I got to Heathrow Terminal 4 this afternoon to discover that they’re trialling millimeter wave scanning devices on random people. A sign stated that this was a trial and that you can elect for a full body search instead. Of course, I was randomly selected to be scanned by the machine and was compelled to decline their offer as they weren’t offering any guarantees as to:

  • Whether the machine is safe
  • More importantly, what happens to the images? Are they stored in a centralised retrival system from which any government whackjob with a ID Cards buttplug installed can come take a look at pictures of people naked?

No thanks. I’ll take the hand search, which I did. They were pretty ok about it (though my bag was searched with an ion scanner) and even went as far as to agree with me that there were too many open questions about the new machine (cunningly named the “Secure 1000″ – you can’t make this crap up). Until it’s illegal not to be anally probed and have an impression of your arse stored in a government database, I’ll just be saying no. You should too.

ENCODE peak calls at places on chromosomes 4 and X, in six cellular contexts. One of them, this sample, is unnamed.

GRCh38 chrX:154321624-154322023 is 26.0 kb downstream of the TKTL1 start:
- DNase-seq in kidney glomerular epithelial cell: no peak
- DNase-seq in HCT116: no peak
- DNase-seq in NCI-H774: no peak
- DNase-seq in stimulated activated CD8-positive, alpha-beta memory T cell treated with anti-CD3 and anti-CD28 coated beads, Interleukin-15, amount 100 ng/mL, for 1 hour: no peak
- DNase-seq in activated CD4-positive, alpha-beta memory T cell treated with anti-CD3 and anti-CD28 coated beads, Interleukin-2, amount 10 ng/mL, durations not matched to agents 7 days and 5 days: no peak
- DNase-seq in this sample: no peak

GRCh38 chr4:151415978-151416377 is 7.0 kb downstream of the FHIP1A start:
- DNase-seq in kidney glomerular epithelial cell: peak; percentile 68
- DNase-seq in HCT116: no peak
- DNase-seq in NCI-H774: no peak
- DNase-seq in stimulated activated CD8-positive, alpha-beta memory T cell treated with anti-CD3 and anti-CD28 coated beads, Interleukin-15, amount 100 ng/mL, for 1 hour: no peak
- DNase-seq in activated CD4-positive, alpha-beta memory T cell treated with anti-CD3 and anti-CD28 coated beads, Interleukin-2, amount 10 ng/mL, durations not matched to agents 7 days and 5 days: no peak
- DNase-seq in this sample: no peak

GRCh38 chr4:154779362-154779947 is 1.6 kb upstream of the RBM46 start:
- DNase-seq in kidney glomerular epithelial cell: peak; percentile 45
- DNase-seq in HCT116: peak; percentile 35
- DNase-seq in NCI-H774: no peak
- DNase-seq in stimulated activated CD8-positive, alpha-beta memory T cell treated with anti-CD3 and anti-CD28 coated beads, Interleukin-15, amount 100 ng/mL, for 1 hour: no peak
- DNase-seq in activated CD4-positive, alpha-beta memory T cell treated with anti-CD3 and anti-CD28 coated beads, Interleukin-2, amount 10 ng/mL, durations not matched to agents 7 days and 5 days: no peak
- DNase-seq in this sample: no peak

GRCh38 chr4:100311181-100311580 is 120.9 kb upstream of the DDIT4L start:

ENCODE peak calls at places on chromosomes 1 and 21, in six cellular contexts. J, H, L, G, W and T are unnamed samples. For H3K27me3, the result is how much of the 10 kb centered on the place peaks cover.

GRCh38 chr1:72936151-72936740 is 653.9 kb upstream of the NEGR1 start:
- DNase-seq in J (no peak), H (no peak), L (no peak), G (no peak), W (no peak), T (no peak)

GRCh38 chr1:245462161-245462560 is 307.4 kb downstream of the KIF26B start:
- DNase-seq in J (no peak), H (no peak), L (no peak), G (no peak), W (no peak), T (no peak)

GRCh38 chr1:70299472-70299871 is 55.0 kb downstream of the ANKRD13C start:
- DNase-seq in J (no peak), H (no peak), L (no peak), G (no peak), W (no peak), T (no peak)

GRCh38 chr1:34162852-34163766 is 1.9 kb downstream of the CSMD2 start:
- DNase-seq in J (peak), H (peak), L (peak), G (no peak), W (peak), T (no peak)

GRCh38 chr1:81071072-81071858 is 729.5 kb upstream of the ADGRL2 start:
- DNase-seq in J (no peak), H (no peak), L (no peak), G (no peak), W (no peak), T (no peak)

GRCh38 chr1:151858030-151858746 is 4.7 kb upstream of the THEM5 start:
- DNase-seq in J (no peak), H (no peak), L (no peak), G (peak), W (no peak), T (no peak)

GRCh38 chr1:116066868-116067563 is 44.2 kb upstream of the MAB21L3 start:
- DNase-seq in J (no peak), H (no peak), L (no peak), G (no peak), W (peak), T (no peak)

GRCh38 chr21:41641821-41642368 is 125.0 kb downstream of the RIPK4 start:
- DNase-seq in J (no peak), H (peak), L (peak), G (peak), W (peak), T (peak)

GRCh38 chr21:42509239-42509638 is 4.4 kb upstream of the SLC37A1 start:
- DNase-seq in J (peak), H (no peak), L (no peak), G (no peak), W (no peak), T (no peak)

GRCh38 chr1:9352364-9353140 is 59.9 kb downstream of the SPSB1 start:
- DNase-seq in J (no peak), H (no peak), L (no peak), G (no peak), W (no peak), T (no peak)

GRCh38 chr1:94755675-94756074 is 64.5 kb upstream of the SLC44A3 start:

Canadian music – Shaydid

Wednesday, February 22nd, 2006

I quite enjoyed hearing Shaydid perform at the Heart and Crown in Ottawa last February. In fact, I went along a couple of times that they were there and met some other fans too – Jen and Lisa invited me to go with them to Toronto last weekend but I had some book commitments that had to come first and put pay to that plan.

Anyway, I decided it was about time to order their CD – Wrong Again. It’s good stuff – and available right now for a very reasonable price over on their website. Go buy it now. I submitted an entry to freedb so that when you buy your copy, all that shiney track information is available to you. And remember, you want to buy a copy now.